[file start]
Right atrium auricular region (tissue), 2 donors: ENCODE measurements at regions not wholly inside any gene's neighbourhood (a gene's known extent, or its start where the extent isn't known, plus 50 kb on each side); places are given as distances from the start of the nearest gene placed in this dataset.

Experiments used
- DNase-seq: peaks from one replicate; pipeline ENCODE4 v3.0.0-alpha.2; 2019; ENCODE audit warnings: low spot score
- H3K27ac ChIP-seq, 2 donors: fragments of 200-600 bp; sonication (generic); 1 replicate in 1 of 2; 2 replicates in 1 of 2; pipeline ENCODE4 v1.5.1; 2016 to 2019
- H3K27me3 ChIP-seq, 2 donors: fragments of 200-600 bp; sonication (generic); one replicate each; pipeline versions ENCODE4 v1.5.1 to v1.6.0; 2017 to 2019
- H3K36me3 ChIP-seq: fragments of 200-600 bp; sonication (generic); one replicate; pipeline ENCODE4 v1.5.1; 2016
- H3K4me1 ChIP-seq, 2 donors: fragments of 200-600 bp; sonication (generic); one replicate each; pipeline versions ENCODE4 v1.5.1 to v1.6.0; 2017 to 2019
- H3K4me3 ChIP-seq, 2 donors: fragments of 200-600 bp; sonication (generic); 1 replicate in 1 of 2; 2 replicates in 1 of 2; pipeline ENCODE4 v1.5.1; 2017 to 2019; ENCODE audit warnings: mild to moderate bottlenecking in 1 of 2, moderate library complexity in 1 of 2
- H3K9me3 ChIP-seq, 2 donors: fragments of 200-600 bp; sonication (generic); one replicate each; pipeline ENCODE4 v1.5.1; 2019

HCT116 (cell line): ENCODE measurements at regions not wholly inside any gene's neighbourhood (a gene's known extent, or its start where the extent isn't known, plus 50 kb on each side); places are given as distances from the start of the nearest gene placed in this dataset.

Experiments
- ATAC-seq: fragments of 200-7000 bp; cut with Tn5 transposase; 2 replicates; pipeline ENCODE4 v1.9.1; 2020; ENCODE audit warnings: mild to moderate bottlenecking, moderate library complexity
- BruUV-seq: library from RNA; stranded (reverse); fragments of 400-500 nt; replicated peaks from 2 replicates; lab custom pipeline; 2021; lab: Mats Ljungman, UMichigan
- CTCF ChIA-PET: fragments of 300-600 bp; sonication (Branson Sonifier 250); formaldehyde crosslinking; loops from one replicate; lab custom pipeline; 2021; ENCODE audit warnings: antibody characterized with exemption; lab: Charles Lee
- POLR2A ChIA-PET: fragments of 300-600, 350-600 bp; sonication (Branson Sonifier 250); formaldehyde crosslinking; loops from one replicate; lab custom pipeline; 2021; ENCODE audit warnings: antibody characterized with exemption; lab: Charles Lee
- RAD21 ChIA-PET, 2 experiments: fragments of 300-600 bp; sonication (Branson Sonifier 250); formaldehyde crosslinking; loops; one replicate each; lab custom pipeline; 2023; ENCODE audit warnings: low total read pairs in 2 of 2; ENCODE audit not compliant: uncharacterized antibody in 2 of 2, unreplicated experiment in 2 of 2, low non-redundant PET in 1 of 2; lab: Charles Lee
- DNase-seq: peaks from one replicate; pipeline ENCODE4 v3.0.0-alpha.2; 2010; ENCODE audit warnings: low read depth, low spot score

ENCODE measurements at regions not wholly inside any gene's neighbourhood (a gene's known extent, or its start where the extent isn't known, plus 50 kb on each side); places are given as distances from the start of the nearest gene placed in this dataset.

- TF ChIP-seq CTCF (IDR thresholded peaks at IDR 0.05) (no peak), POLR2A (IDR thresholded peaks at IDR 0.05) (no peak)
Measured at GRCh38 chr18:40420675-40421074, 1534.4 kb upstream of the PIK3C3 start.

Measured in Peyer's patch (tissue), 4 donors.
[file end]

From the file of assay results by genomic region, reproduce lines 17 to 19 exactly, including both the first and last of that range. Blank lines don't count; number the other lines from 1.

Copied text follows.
- DNase-seq: peaks from one replicate; pipeline ENCODE4 v3.0.0-alpha.2; 2010; ENCODE audit warnings: low read depth, low spot score

ENCODE measurements at regions not wholly inside any gene's neighbourhood (a gene's known extent, or its start where the extent isn't known, plus 50 kb on each side); places are given as distances from the start of the nearest gene placed in this dataset.

- TF ChIP-seq CTCF (IDR thresholded peaks at IDR 0.05) (no peak), POLR2A (IDR thresholded peaks at IDR 0.05) (no peak)